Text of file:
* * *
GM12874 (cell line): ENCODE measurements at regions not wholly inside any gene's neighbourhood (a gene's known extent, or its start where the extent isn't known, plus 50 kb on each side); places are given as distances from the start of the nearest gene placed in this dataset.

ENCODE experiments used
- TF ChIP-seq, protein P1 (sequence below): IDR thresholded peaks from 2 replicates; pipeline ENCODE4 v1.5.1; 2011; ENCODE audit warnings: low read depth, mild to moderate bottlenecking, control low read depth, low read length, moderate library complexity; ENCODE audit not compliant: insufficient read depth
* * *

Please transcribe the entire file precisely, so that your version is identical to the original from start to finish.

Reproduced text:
GM12874 (cell line): ENCODE measurements at regions not wholly inside any gene's neighbourhood (a gene's known extent, or its start where the extent isn't known, plus 50 kb on each side); places are given as distances from the start of the nearest gene placed in this dataset.

ENCODE experiments used
- TF ChIP-seq, protein P1 (sequence below): IDR thresholded peaks from 2 replicates; pipeline ENCODE4 v1.5.1; 2011; ENCODE audit warnings: low read depth, mild to moderate bottlenecking, control low read depth, low read length, moderate library complexity; ENCODE audit not compliant: insufficient read depth